83% Of Enterprises Are Complacent About Mobile Security
- 89% of organizations are relying on just a single security strategy to keep their mobile networks safe.
- 61% report that their spending on mobile security had increased in 2017 with 10% saying it had increased significantly.
- Just 39% of mobile device users in enterprises change all default passwords, and only 38% use strong two-factor authentication on their mobile devices.
- Just 31% of companies are using mobile device or enterprise mobility management (MDM or EMM).
These and many other insights are from the recently published Verizon Mobile Security Index 2018 Report. The report is available here for download (22 pp., PDF, no opt-in). Verizon commissioned an independent research company to complete the survey in the second half of 2017, interviewing over 600 professionals involved in procuring and managing mobile devices for their organizations. Please see page 20 of the study for additional details on the methodology.
The study found that the accelerating pace of cloud, Internet of Things (IoT), and mobile adoption is outpacing enterprises’ ability to scale security management, leaving companies vulnerable. When there’s a trade-off between the expediency needed to accomplish business performance goals and security, the business goals win the majority of the time. 32% of enterprises are sacrificing security for expediency and business performance, leaving many areas of their core infrastructure unsecured. Enterprises who made this trade-off of expediency over security were 2.4x as likely to suffer data loss or downtime.
Key takeaways from the study include the following:
- 79% of enterprises consider their employees to be the most significant security threat. The study points out that it’s not due to losing devices, inadvertent security errors or circumventing security policies. It’s the threat of employees using their secured access for financial or personal gain. 58% of senior management leaders interviewed view employees with secure access as the most significant threat. Security platforms that can stop credential attacks using risk assessment models predicated on behavioral pattern matching and analysis by verifying an employee’s identity are flourishing today. One of the leaders in this field is Centrify, who espouses Zero Trust Security. The following graphic from the study shows the priority of which actors enterprise leaders are most concerned about regarding threats, with employees being the most often mentioned.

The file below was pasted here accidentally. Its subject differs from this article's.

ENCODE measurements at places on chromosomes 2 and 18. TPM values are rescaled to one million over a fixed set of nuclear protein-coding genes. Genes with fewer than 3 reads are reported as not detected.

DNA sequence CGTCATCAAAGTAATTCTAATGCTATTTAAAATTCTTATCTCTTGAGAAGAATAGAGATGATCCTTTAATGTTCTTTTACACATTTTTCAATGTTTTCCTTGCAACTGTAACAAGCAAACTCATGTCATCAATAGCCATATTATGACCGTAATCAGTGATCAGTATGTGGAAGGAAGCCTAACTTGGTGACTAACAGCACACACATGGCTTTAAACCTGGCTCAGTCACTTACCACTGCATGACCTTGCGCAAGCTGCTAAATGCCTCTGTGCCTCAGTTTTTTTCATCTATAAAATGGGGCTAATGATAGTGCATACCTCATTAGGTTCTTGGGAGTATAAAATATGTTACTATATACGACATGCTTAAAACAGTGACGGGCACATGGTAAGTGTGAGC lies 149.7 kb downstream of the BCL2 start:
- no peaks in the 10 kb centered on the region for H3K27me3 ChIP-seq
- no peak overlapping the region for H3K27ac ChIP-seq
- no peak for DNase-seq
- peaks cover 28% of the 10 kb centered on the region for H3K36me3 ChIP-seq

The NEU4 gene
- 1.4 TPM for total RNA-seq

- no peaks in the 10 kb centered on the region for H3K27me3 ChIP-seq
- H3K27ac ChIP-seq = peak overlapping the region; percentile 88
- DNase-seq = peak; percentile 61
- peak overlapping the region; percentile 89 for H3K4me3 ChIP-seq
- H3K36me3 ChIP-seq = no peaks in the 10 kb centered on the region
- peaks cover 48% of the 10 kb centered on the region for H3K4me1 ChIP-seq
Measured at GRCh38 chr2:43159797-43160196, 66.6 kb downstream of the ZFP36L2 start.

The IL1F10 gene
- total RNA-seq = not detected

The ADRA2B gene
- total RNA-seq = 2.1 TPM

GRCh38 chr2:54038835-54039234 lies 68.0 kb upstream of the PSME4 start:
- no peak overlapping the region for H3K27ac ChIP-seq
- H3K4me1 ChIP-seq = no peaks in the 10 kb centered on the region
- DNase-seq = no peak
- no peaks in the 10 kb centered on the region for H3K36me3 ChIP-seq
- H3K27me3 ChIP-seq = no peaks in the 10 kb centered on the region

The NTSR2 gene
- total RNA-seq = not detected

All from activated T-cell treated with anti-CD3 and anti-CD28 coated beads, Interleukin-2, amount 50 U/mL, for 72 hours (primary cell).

- 32% of enterprises have sacrificed security for expediency and business performance leading to 45% of them suffering data loss or downtime. The study found that companies who sacrificed security were also 2.4x more likely to have experienced data loss or downtime as a result of a mobile-related security incident. For the 68% who prioritized security over expediency, just 19% had suffered data loss or downtime.
- 89% of enterprises are relying on just a single security practice to keep their mobile networks safe. Verizon’s study found that the majority of enterprises are relying on just one security practice to protect their networks. 55% have two in place, and just 14% have four. Of the four security practices, only 39% change all default passwords. Just under half (47%), encrypt the transmission of sensitive data across open, public networks. The following graphic from the study illustrates the percentage of enterprises who have between 1 and all four security practices in place.
- Just 49% of enterprises have a policy regarding the use of public Wi‑Fi, and even fewer (47%) encrypt the transmission of sensitive data across open, public networks. A startling high 71% of respondents use public Wi-Fi networks for work tasks, despite their companies prohibiting their use. Taking risks with unsecured Wi-Fi networks for expediency and business performance being done at the expense of security supports a key finding of this study. Nearly one in three (32%) of enterprises are sacrificing security for expediency and business performance, including accessing unsecured Wi-Fi networks. The following infographic from the study explains a few of the many security threats inherent in the design and use of public Wi-Fi networks.
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